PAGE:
While Malik Ishaq is repeatedly given the benefit of presumption of innocence, another Pakistani is facing a very different judiciary. An appellate forum under the Frontier Crimes Regulation (FCR) has ordered a new case against Shakil Afridi, the doctor accused of helping the CIA find Osama bin Laden, for alleged involvement in anti-state activities and collusion with foreign intelligence. This is not an excuse for Shakil Afridi or a plea for innocence, only an observation that it accusations of cooperating with Americans against terrorism seem to be treated much more seriously than accusations of cooperating with terrorists against Pakistanis.

And then there is the third group in this trio of justice systems. According to media reports, as SC was prepared to close the 35 missing persons case, it was revealed that no FIR has even been filed against the accused Army men.

To the Court’s credit, it is taking the case seriously and is making what appear to be good faith efforts to see justice prevail. However, the Court also has to work within the boundaries of law, which means that it relies on other officials to carry out their own duties, who in this case appear to dragging their feet.

And let us not forget that which some would certainly like us to quickly forget, which is the much rubbished New York Times report that ISI had a secret, unaccountable desk dedicated to Osama bin Laden during his stay here. This is a serious allegation made in one of the most prominent of the world’s newspapers. The last time such unsourced allegations were made, judicial commissions were constituted, officials were placed under house arrest and their movements restricted, and the nation found itself in an uproar. In this case, though, the article was dismissed almost unanimously within hours. Gen Pasha will not be called home from Dubai. No judicial commission or investigation necessary.

But even if the ISI is completely innocent, which is, of course, a possibility that must be given all due consideration, the article does name others and mentions specific evidence against them:

The haul of handwritten notes, letters, computer files and other information collected from Bin Laden’s house during the raid suggested otherwise, however. It revealed regular correspondence between Bin Laden and a string of militant leaders who must have known he was living in Pakistan, including Hafiz Muhammad Saeed, the founder of Lashkar-e-Taiba, a pro-Kashmiri group that has also been active in Afghanistan, and Mullah Omar of the Taliban.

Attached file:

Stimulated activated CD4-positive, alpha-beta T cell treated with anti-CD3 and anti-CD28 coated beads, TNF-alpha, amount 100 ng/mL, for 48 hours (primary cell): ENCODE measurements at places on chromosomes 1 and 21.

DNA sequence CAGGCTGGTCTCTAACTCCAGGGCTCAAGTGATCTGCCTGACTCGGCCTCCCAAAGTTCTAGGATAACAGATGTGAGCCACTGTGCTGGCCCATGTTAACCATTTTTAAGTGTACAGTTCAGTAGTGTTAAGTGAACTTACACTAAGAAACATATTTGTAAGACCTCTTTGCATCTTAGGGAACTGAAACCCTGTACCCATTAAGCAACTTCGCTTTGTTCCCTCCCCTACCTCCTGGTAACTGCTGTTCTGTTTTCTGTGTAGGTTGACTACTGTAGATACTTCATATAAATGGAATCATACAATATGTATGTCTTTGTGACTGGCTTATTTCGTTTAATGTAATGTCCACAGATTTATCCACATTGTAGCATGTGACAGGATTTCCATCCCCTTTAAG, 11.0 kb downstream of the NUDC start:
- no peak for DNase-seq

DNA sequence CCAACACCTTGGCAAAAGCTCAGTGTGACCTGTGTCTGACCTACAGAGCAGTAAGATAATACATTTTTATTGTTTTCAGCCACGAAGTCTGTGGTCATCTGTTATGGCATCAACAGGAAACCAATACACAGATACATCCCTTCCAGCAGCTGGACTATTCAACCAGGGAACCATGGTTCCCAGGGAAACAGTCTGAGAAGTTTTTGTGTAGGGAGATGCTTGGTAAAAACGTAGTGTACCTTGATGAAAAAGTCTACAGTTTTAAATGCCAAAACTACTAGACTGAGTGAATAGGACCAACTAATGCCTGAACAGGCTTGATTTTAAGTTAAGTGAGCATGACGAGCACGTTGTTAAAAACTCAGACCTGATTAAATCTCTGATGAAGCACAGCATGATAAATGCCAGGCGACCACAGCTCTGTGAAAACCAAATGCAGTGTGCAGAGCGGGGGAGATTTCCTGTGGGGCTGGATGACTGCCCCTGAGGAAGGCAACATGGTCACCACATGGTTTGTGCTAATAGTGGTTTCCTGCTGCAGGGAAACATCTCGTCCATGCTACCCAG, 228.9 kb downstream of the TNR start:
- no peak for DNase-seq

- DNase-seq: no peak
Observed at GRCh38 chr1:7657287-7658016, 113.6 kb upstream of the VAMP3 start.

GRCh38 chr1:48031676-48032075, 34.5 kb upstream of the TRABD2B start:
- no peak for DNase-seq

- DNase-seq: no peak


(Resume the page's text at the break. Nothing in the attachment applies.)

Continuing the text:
Will the DG-ISI secretly meet with the author in a London hotel room to view the evidence against Hafiz Saeed and Mullah Omar? Will the alleged correspondence be ‘leaked’ to the national media so that the public can decide for itself about the facts of the case?

So here we have one system of justice with at least three different types of justice: The jihadi terrorist who cannot be convicted, the accused foreign agent who can never be acquitted, and the Army men who can never be properly brought to book due in the first place. We can place the blame on the judiciary, but isn’t what we’re seeing actually a reflection of something much more familiar?

 

US Court Clears Pakistan of Official Support for 26/11

A US jury on Thursday, June 9, 2011 cleared Pakistan-born businessman Tahawwur Hussain Rana of involvement in the 2008 Mumbai siege and in the process also cleared the Government of Pakistan and its intelligence agencies from accusations of support and involvement in the 26/11 terrorist attacks.

Rana trialThe man on trial in a US court Tahawwur Hussain Rana was accused of allowing his immigration business to be used as cover for his friend David Coleman Headley to scout out potential targets in India’s financial and entertainment capital before the attacks. The prosecutor’s star witness was David Coleman Headley, Rana’s old friend from high school in Pakistan. Headley, who has admitted lying to authorities, has been cooperating with prosecutors since his 2009 arrest at a Chicago airport. In a plot that reads like a movie thriller, Headley spent two years casing out Mumbai, even taking boat tours around the city’s harbor to identify landing sites for the attackers and befriending Bollywood stars as part of his cover.